Those who dabble in fantasy worlds – books, videos, movies or classic tabletop role-playing games – probably have a preset idea of what an elf is.
Fantasy worlds have their archetypes, and those standards haven’t left much room for diversity in the past. Dungeons & Dragons is looking to change that with an upcoming release.
“Tasha’s Cauldron of Everything” – a fifth edition (5e) sourcebook set to debut Nov. 17 – expands a player’s ability to tinker with their character’s backstory and abilities inherent to playing a certain fantasy race within the game.
“This is one of multiple books where we will be demonstrating a shift in how we handle certain things in the game, including the character race option,” said Jeremy Crawford, principal rules designer of Dungeons & Dragons and the lead designer for the book.
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He added, “When the Player’s Handbook asks you to ‘choose one of these character types,’ and maybe you pick elf, everything said about elves, including their racial traits is really about creating the archetypal adventuring elf. You know, it’s ‘Elfy McElpherson.’ The thing is, many people want a character who doesn’t hue to those archetypes.”
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The 192-page book features Tasha, a popular character in the lore of D&D and one of the few with a spell named after her – it incapacitates opponents by causing them to break into fits of hysterical laughter.
With the book, players can customize their character’s origin, allowing them to add bonuses to their character as they see fit, rather than forcing them to accept boosts inherent to a specific race. Want to play an elf that isn’t particularly good with a longsword? “Tasha’s Cauldron of Everything” offers that customization option.
The book includes new spells, character subclasses, story options for groups of players, options for creating sidekicks, tools for Dungeon Masters and includes the artificer class of magical inventors.
Tasha’s Cauldron of Everything was teased in June as part of a statement on diversity from D&D publisher Wizards of the Coast and the D&D team.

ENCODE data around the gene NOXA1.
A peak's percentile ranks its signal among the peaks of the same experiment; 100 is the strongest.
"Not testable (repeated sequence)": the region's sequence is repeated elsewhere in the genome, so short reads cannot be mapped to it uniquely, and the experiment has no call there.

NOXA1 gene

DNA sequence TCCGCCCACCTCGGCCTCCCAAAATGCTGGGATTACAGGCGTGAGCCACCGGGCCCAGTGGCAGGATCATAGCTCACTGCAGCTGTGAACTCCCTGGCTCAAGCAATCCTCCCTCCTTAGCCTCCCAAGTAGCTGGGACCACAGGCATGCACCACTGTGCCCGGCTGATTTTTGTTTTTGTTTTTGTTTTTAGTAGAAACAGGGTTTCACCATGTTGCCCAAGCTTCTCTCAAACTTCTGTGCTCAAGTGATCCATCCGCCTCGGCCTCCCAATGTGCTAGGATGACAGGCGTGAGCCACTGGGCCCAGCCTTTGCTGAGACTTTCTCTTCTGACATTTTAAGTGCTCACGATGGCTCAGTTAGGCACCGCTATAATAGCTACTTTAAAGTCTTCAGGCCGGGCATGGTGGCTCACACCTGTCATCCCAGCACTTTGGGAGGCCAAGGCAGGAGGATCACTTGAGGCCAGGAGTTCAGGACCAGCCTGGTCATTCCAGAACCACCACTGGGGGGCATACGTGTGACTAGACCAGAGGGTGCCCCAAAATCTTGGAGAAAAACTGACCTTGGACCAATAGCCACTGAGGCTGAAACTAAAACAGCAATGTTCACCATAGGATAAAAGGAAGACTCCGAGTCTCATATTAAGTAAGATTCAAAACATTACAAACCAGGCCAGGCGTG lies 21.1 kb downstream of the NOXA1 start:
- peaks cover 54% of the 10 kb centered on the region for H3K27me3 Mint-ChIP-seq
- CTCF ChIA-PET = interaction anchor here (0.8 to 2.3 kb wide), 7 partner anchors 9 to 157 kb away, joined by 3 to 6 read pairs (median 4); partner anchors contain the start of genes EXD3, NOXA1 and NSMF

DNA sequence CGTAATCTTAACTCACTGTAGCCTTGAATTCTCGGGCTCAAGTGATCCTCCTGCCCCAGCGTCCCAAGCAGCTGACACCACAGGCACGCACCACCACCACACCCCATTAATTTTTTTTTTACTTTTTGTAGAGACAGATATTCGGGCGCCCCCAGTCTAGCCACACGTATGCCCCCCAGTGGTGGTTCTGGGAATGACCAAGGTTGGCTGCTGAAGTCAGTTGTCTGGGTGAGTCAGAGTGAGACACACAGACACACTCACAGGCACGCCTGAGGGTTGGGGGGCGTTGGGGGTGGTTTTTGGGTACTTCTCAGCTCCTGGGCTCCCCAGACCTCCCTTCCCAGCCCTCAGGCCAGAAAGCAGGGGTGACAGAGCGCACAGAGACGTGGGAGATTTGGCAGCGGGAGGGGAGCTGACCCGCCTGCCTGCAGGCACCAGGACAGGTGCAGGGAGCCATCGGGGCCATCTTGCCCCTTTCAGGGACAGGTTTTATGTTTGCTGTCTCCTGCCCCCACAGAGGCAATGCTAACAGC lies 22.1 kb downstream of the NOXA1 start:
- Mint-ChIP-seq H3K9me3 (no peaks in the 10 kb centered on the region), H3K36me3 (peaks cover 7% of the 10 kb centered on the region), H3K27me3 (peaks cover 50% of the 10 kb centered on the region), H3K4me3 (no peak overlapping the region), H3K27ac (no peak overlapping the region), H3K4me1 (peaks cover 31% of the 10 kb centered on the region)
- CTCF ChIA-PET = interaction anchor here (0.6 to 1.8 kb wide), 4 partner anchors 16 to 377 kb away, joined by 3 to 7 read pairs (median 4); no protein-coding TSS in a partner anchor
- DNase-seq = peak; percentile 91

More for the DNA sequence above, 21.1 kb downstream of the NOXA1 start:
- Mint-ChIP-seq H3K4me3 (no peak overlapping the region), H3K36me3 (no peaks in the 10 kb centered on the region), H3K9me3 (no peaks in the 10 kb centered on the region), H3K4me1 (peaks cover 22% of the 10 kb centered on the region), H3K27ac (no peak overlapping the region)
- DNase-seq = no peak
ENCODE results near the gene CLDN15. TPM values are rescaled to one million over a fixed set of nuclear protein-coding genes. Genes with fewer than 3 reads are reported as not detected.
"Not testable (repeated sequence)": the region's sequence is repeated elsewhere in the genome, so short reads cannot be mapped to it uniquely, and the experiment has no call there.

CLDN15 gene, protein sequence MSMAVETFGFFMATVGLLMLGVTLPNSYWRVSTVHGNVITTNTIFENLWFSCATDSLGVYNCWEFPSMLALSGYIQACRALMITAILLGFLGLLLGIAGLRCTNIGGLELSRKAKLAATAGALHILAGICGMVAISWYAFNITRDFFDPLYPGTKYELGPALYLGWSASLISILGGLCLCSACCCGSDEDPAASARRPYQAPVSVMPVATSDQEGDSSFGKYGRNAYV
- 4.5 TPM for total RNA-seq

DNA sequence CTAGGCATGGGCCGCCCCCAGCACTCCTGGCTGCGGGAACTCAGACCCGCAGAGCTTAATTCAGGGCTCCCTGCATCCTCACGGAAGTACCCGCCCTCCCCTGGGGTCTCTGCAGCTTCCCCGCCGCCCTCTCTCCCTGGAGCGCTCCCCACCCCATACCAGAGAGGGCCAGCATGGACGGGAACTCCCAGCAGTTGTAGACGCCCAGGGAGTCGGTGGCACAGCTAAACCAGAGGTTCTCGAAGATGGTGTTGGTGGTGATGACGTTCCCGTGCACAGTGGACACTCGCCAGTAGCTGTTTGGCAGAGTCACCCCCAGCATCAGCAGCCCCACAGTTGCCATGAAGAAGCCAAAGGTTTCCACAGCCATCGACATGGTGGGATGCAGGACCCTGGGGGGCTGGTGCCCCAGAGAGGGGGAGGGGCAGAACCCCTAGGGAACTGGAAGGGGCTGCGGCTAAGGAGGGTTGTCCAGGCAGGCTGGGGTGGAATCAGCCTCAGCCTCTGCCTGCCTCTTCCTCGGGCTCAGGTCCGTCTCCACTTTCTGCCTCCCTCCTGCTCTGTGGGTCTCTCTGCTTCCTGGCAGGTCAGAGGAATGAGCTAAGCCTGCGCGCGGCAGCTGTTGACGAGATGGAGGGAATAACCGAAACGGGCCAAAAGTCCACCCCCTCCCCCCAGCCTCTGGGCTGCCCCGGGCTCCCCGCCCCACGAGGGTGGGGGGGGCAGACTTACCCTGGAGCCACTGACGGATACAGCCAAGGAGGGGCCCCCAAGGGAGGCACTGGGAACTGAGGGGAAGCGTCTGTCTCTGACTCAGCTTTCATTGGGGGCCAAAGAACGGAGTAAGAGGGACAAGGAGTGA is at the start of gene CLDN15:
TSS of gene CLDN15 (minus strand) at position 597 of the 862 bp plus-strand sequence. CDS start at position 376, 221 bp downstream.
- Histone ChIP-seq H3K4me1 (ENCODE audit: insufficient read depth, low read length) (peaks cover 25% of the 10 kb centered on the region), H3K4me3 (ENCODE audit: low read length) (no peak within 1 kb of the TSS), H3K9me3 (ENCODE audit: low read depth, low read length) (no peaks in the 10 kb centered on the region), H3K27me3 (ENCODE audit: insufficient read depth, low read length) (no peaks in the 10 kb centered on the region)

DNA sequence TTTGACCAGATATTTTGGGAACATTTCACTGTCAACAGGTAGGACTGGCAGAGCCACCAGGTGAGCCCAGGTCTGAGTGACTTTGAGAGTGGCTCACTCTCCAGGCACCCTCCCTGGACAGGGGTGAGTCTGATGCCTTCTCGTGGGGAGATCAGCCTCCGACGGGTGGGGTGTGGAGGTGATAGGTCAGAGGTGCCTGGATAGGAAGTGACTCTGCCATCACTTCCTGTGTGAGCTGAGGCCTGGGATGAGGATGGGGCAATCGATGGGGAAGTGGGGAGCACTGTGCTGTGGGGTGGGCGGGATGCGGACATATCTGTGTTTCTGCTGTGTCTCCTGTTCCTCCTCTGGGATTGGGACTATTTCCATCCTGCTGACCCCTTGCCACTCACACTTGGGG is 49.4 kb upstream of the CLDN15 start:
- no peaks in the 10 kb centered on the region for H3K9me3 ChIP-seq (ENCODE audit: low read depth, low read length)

“One of the explicit design goals of 5th edition D&D is to depict humanity in all its beautiful diversity by depicting characters who represent an array of ethnicities, gender identities, sexual orientations, and beliefs,” Wizards said in its statement.
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“We want everyone to feel at home around the game table and to see positive reflections of themselves within our products. ‘Human’ in D&D means everyone, not just fantasy versions of northern Europeans, and the D&D community is now more diverse than it’s ever been.”
The statement referenced the book’s upcoming customization option by saying it “emphasizes that each person in the game is an individual with capabilities all their own.”
Crawford said for him, players will be surprised the amount of “liberty” players will have with their own characters. There are even opportunities for magical tattoos in the book, he said.
“If you take all of these options together, the amount of customization that’s available that’s available is huge,” he said.
The customization options available in the book are meant to be easy to integrate for players who want to try them out, Crawford said.
“We can’t, of course, make what’s in the Player’s Handbook just vanish, so what we’re doing is giving people the option to walk down the path they want to walk down with their characters, allowing character types to coexist. If a player wants to play Elfy McElpherson from the Player’s Handbook, they still can.”
Also on the horizon for fans of the iconic tabletop role-playing game is D&D Celebration. The event, set for Sept. 18 through Sept. 20, will feature a large-scale online D&D game.
The celebration on Sept. 19 will feature “the largest virtual D&D game ever played,” according to a news release from Wizards of the Coast.
D&D Celebration will also feature panels discussing the future of D&D, gameplay streams, a preview of “Tasha’s Cauldron of Everything” and will raise funds for Extra Life, benefiting Children’s Miracle Network Hospitals.
More information on D&D Celebration can be found here.
This article originally appeared on USA TODAY: Diversity comes to fantasy in Dungeons & Dragons’ upcoming sourcebook